A devoted Metal Gear fan struggles to resist Konami’s incessant seductions.
Konami Japan have announced a new Metal Gear collection called, conveniently, Metal Gear Solid: The Legacy Collection. It includes all the Metal Gear games to date (sans the spin-offs, so forget about Rising, Ac!d and even Portable Ops), from the series’ humble origins in the 8-bit era, to Peace Walker, the latest release. The collection comes in a nice, fancy box with trademark illustrations by Yoji Shinkawa, and while Konami haven’t confirmed if it’s coming to Europe, it will at least make it to NTSC territories (that’s North and South America, boys and girls). In other words, it’s essential import material, thanks to the region-free nature of the PS3.
This all sounds all fine and dandy, but I find the timing particularly annoying. If you’re like me when it comes to anything related to the adventures of Solid Snake and Big Boss, you probably already have the Metal Gear Solid HD Collection, which came out in February 2012. This includes MGS2, MGS3 and Peace Walker, and since the version of MGS3 included is the one dubbed ‘Subsistence’, the two Metal Gear games for the 8-bit MSX console are also there. For fans of Hideo Kojima’s oeuvre, it only made sense to own this collection, plus the original Metal Gear Solid (available on PSN for less than a tenner) and MGS4. Perfect way for connoisseurs to have all the games in the series, right? Well, Konami begs to differ.
The Legacy Collection makes your life easier by including everything in a single, convenient, pretty package. But what happens if you already have all those games? The temptation to give Konami your money, to own one more piece of Metal Gear memorabilia, to increase your already worrisomely large collection, is too great. Trust me, I should know. As someone who bought the HD Collection as soon as it came out and replayed all of its games several times (yes, even the MSX ones – I’m old enough to feel comfortable playing with dated graphics), the announcement of the Legacy Collection comes like a stab to the heart. You already have my money, Konami. And yet here we are again – a new collection, a new tantalising way to get my money, my time, my very essence. All this, just to celebrate the series’ 25th anniversary? I don’t think I want to fall for that yet again.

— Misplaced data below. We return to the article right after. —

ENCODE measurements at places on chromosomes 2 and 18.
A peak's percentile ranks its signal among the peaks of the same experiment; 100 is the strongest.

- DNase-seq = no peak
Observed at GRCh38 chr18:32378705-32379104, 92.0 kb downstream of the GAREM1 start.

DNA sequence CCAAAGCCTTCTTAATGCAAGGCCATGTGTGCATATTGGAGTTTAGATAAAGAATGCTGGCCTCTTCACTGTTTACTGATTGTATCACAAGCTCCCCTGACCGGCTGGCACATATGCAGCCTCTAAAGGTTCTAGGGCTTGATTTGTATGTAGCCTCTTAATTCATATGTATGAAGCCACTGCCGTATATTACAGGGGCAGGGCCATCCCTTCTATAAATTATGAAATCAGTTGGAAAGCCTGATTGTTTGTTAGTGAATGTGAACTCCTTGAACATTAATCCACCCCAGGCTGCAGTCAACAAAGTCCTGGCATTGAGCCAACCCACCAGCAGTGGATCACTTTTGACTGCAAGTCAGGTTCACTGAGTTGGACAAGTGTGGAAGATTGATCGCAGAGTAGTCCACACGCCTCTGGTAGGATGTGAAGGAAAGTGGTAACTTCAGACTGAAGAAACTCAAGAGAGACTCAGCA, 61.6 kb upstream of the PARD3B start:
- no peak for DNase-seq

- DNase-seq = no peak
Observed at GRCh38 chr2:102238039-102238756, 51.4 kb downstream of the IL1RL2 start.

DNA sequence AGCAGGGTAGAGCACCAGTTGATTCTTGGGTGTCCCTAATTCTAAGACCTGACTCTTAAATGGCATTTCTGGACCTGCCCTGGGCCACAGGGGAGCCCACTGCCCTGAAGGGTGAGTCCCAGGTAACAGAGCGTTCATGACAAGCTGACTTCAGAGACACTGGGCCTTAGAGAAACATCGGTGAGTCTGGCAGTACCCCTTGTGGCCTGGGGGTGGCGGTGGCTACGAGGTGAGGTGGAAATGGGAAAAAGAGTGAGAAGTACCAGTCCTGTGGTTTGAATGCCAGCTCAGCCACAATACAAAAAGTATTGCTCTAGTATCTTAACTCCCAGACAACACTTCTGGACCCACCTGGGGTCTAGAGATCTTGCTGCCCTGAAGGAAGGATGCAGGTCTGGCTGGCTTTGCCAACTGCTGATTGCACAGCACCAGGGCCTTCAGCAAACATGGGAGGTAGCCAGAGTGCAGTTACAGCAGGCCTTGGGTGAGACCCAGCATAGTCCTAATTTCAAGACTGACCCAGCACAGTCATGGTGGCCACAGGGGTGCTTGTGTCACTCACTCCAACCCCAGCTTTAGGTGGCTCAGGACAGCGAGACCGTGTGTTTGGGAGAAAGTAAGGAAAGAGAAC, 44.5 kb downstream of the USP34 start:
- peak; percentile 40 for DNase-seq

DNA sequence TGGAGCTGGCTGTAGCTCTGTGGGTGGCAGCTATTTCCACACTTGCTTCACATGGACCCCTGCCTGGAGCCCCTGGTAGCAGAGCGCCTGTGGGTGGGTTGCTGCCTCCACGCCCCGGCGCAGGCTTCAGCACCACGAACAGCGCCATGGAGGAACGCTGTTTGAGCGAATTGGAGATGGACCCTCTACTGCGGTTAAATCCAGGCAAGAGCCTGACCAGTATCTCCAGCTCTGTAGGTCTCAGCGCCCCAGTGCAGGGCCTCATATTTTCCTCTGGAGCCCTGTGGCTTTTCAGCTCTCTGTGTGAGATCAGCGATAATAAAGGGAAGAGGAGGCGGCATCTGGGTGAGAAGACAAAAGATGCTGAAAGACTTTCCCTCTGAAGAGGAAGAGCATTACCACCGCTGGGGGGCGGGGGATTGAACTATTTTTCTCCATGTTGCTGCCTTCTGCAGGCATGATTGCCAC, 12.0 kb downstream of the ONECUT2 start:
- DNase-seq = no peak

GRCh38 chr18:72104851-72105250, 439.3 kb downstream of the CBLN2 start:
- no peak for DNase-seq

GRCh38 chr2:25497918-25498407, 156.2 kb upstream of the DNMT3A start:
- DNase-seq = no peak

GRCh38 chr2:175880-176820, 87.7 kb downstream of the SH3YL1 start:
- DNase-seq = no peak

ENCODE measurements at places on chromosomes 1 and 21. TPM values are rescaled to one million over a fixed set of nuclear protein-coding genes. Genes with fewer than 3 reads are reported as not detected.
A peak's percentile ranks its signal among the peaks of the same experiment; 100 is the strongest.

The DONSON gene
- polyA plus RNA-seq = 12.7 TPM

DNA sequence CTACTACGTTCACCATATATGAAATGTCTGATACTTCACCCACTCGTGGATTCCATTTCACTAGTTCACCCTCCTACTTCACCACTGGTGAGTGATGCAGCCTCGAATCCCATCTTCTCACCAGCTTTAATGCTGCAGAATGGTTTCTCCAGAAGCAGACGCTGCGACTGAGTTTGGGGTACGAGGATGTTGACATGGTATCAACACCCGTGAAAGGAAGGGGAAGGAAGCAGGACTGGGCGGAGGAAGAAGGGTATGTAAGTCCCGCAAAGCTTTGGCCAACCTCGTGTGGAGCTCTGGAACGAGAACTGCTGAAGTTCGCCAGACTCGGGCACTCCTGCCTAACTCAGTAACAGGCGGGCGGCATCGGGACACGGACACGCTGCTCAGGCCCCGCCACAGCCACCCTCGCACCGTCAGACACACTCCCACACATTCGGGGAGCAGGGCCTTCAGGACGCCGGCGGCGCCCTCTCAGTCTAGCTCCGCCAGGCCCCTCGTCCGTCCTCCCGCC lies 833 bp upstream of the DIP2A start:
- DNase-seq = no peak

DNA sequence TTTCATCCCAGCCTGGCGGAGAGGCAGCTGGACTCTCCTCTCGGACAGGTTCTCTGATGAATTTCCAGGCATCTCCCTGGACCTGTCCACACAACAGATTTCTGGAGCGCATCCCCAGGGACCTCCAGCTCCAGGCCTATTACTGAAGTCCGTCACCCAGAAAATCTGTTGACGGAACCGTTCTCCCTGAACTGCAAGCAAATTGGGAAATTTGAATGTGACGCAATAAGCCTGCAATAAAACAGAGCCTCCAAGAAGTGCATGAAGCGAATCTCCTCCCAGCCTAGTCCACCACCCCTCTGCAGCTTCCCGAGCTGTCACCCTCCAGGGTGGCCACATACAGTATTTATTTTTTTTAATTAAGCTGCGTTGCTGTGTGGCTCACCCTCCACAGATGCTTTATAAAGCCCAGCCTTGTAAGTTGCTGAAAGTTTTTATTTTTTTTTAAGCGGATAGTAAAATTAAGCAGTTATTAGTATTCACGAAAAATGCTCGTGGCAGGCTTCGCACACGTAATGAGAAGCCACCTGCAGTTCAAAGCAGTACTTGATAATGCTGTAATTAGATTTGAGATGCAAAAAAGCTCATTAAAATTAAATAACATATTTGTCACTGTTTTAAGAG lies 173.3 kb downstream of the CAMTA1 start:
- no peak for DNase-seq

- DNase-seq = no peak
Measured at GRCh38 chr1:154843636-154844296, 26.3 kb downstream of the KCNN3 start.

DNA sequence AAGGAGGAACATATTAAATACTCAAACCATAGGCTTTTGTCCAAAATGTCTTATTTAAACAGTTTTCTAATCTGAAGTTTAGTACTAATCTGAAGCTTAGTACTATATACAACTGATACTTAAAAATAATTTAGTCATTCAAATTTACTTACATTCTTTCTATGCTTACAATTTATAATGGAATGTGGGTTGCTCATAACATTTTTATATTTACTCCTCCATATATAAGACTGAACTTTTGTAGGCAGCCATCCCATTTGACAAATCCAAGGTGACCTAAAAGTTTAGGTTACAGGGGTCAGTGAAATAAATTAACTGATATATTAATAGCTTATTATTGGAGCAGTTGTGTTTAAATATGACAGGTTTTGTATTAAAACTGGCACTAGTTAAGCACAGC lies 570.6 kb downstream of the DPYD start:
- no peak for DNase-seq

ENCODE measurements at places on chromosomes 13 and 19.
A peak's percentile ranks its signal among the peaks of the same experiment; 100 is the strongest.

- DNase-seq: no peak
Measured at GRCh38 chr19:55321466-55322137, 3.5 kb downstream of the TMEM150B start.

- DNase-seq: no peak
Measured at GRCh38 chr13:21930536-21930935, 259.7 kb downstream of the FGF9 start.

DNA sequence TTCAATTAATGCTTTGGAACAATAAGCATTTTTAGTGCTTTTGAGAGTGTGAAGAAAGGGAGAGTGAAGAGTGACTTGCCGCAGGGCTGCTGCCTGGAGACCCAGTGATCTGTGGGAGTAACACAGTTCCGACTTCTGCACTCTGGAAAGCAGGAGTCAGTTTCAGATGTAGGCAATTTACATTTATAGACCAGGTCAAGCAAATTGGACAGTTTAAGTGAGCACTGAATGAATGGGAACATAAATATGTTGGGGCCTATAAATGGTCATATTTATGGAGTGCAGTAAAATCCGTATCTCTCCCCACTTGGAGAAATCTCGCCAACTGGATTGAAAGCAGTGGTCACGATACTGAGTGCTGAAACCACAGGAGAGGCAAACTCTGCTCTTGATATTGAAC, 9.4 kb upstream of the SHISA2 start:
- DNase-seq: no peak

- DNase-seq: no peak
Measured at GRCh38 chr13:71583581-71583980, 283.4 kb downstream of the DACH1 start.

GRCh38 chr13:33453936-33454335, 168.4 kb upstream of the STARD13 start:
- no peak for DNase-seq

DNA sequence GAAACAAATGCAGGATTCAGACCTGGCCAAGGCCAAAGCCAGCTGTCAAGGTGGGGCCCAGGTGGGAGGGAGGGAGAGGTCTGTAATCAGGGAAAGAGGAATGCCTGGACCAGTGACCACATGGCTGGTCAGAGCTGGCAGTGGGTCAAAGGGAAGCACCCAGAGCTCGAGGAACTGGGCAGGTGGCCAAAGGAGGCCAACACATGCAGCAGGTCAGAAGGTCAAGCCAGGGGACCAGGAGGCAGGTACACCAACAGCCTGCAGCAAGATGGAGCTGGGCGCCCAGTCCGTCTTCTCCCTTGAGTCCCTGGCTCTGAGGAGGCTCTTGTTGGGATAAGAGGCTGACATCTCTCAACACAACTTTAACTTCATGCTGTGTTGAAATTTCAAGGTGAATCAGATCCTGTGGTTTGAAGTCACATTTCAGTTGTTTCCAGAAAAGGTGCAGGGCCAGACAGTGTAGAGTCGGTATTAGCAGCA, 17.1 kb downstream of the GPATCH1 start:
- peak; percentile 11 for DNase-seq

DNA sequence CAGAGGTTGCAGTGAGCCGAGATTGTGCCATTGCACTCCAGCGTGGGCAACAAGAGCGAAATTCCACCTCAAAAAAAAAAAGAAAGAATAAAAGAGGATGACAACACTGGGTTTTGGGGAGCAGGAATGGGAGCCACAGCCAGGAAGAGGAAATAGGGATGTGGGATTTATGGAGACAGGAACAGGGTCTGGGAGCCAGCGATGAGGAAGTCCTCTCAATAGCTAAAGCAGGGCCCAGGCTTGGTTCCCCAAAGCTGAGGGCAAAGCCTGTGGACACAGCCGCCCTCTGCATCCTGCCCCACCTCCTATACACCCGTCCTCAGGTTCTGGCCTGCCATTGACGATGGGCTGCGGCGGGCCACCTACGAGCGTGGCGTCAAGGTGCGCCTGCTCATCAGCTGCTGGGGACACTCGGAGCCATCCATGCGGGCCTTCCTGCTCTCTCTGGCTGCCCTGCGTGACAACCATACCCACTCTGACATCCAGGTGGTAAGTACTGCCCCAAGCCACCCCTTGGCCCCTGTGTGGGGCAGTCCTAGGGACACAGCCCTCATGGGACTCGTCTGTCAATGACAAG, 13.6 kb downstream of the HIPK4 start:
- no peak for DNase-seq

As I said, the problem is the timing. This is the sort of product aimed primarily at already-established fans of the franchise who own it all (exhibit A: me). So what’s the point in releasing the Legacy Collection, then? I can’t help but think it’s nothing but a shameless money grab. Metal Gear Solid: Ground Zeroes and Metal Gear Solid V are in the works; surely they need the extra resources. By capitalising on the impulsive collectors’ mania (a magpie syndrome of sorts), Konami will be able to sell the same product all over again, wrapped up in a stylish black box, all sleek and shiny.
If they’d just added some sort of extra, some further incentive to justify the expense, then I wouldn’t find reason to complain. But wait, what’s that? It also includes the two motion comic adaptations of MGS and MGS2 by Ashley Wood? And a 100-page book called, grandiosely, The Legacy Book? Okay, Konami, you win. Here, that’s my wallet, have a go. Just turn the lights off when you leave the room.
Featured images: Konami